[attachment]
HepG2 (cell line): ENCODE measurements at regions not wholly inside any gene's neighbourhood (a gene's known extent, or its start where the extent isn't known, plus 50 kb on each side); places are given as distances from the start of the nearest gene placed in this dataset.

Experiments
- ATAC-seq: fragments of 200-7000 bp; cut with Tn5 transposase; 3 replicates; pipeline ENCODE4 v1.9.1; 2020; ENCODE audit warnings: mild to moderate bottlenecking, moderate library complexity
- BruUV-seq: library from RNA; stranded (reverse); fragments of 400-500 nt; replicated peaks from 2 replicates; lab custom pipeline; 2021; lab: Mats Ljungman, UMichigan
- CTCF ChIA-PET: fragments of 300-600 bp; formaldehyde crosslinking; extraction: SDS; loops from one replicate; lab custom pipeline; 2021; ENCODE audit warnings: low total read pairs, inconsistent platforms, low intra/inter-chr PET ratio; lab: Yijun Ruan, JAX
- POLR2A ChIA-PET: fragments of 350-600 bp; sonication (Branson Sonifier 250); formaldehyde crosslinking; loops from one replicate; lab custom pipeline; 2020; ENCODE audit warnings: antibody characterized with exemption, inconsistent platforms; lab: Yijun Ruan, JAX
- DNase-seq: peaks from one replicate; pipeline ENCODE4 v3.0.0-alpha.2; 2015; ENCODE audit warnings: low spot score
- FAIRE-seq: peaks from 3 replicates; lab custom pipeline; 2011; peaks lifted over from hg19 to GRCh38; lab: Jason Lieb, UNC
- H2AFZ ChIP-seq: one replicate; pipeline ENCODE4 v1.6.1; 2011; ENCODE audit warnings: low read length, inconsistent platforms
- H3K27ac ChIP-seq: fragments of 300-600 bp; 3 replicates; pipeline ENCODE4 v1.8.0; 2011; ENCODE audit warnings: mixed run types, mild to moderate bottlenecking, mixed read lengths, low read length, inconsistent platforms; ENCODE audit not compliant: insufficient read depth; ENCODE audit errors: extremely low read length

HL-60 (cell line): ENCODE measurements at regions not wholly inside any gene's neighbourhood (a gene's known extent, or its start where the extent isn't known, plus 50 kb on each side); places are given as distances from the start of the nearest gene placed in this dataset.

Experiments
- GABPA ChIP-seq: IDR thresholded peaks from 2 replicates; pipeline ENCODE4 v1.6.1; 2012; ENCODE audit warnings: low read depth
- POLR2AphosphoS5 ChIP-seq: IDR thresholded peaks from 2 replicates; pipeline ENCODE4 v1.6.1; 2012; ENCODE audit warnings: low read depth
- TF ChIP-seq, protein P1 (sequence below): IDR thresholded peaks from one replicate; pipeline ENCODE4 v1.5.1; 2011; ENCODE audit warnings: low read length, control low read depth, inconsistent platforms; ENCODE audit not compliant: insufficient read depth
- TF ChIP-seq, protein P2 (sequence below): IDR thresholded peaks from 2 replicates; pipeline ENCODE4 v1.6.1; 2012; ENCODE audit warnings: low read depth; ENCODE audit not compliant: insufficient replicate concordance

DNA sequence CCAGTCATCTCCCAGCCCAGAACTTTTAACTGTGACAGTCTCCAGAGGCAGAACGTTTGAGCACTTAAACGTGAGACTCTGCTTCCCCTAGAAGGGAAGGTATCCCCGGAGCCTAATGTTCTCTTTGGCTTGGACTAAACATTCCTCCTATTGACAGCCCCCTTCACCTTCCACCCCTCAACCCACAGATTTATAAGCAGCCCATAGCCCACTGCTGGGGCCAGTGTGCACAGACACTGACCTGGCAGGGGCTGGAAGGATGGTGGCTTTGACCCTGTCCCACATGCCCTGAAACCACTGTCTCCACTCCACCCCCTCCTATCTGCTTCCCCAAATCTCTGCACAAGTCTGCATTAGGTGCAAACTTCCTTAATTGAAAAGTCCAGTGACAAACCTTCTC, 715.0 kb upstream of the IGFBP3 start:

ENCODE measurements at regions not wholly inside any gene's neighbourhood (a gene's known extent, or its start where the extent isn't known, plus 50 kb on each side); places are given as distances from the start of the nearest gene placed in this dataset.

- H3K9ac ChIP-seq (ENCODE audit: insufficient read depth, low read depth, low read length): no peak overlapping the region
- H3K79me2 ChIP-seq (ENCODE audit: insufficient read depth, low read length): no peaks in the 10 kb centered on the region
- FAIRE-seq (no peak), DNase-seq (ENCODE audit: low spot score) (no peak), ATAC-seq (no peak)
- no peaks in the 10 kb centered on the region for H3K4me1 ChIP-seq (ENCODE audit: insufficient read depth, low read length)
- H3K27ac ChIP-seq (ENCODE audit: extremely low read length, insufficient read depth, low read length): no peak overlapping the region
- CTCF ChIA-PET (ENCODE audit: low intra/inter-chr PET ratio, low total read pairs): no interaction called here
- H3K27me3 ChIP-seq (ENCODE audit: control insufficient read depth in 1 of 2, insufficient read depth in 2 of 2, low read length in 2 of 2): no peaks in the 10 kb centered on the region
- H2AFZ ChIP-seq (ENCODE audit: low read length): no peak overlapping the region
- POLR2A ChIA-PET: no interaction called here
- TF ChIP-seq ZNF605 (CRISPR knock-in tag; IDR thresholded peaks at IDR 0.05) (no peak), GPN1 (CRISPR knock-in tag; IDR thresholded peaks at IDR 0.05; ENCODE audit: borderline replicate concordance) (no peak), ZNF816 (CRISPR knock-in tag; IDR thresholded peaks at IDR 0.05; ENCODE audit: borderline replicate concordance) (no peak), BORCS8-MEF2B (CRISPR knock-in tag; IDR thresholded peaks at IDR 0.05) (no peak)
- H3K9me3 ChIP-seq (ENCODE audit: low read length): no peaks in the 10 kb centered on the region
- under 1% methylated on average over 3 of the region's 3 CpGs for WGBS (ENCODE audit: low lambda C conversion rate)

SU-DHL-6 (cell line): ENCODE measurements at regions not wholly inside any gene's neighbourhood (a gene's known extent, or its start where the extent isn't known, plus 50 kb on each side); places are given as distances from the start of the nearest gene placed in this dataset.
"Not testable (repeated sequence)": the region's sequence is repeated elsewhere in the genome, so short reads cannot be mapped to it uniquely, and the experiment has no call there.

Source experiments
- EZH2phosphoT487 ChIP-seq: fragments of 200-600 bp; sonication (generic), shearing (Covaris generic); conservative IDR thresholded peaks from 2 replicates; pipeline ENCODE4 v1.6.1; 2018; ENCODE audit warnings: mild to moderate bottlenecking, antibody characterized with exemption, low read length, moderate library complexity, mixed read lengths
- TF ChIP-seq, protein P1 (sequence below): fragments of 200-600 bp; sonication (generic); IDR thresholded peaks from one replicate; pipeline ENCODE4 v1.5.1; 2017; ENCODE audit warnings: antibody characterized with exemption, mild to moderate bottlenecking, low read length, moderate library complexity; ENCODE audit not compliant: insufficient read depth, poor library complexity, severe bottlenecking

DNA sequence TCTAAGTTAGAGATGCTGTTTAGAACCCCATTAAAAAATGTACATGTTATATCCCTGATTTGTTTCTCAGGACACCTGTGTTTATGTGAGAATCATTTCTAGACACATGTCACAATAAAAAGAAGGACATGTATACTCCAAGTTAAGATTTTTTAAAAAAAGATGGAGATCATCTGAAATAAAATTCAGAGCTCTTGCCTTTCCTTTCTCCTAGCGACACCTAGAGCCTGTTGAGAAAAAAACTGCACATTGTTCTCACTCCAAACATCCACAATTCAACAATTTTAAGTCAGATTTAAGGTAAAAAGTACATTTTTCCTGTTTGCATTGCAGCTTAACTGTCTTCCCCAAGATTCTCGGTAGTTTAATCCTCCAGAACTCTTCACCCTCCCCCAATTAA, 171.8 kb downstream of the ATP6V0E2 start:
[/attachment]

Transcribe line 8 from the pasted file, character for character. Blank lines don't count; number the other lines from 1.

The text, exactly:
- FAIRE-seq: peaks from 3 replicates; lab custom pipeline; 2011; peaks lifted over from hg19 to GRCh38; lab: Jason Lieb, UNC